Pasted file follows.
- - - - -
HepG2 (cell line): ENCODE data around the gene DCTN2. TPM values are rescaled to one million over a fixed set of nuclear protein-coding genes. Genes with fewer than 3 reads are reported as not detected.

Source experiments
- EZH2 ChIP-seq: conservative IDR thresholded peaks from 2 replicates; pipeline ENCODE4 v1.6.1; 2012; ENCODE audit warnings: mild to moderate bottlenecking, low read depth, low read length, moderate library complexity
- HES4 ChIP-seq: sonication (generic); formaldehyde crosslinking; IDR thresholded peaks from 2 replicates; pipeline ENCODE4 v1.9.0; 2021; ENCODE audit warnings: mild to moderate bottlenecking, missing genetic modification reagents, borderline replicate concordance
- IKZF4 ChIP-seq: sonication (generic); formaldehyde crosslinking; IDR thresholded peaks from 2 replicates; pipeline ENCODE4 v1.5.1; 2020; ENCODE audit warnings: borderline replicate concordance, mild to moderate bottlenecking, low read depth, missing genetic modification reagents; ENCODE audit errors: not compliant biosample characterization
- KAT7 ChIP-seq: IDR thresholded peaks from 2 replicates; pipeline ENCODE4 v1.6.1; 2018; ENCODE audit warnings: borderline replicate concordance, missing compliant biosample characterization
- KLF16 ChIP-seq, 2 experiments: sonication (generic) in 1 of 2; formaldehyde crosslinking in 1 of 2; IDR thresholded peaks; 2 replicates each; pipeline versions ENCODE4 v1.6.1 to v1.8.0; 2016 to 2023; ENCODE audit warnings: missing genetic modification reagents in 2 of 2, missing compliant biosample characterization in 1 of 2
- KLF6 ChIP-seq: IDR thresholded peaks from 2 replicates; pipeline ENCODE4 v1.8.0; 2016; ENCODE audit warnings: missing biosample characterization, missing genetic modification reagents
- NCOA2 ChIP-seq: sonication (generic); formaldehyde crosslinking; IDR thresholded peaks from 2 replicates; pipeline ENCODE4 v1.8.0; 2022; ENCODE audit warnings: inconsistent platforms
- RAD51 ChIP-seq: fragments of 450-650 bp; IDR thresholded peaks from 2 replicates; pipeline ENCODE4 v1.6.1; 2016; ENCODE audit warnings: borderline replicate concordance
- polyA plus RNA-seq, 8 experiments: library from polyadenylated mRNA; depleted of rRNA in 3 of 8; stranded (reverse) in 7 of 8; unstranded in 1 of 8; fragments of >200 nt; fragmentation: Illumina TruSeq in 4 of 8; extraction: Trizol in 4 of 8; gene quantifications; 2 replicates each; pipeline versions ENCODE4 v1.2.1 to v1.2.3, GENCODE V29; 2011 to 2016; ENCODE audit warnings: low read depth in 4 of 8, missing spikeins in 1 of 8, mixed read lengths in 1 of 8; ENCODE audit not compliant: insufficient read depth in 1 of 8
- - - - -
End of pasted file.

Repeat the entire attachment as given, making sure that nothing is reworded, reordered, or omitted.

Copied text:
HepG2 (cell line): ENCODE data around the gene DCTN2. TPM values are rescaled to one million over a fixed set of nuclear protein-coding genes. Genes with fewer than 3 reads are reported as not detected.

Source experiments
- EZH2 ChIP-seq: conservative IDR thresholded peaks from 2 replicates; pipeline ENCODE4 v1.6.1; 2012; ENCODE audit warnings: mild to moderate bottlenecking, low read depth, low read length, moderate library complexity
- HES4 ChIP-seq: sonication (generic); formaldehyde crosslinking; IDR thresholded peaks from 2 replicates; pipeline ENCODE4 v1.9.0; 2021; ENCODE audit warnings: mild to moderate bottlenecking, missing genetic modification reagents, borderline replicate concordance
- IKZF4 ChIP-seq: sonication (generic); formaldehyde crosslinking; IDR thresholded peaks from 2 replicates; pipeline ENCODE4 v1.5.1; 2020; ENCODE audit warnings: borderline replicate concordance, mild to moderate bottlenecking, low read depth, missing genetic modification reagents; ENCODE audit errors: not compliant biosample characterization
- KAT7 ChIP-seq: IDR thresholded peaks from 2 replicates; pipeline ENCODE4 v1.6.1; 2018; ENCODE audit warnings: borderline replicate concordance, missing compliant biosample characterization
- KLF16 ChIP-seq, 2 experiments: sonication (generic) in 1 of 2; formaldehyde crosslinking in 1 of 2; IDR thresholded peaks; 2 replicates each; pipeline versions ENCODE4 v1.6.1 to v1.8.0; 2016 to 2023; ENCODE audit warnings: missing genetic modification reagents in 2 of 2, missing compliant biosample characterization in 1 of 2
- KLF6 ChIP-seq: IDR thresholded peaks from 2 replicates; pipeline ENCODE4 v1.8.0; 2016; ENCODE audit warnings: missing biosample characterization, missing genetic modification reagents
- NCOA2 ChIP-seq: sonication (generic); formaldehyde crosslinking; IDR thresholded peaks from 2 replicates; pipeline ENCODE4 v1.8.0; 2022; ENCODE audit warnings: inconsistent platforms
- RAD51 ChIP-seq: fragments of 450-650 bp; IDR thresholded peaks from 2 replicates; pipeline ENCODE4 v1.6.1; 2016; ENCODE audit warnings: borderline replicate concordance
- polyA plus RNA-seq, 8 experiments: library from polyadenylated mRNA; depleted of rRNA in 3 of 8; stranded (reverse) in 7 of 8; unstranded in 1 of 8; fragments of >200 nt; fragmentation: Illumina TruSeq in 4 of 8; extraction: Trizol in 4 of 8; gene quantifications; 2 replicates each; pipeline versions ENCODE4 v1.2.1 to v1.2.3, GENCODE V29; 2011 to 2016; ENCODE audit warnings: low read depth in 4 of 8, missing spikeins in 1 of 8, mixed read lengths in 1 of 8; ENCODE audit not compliant: insufficient read depth in 1 of 8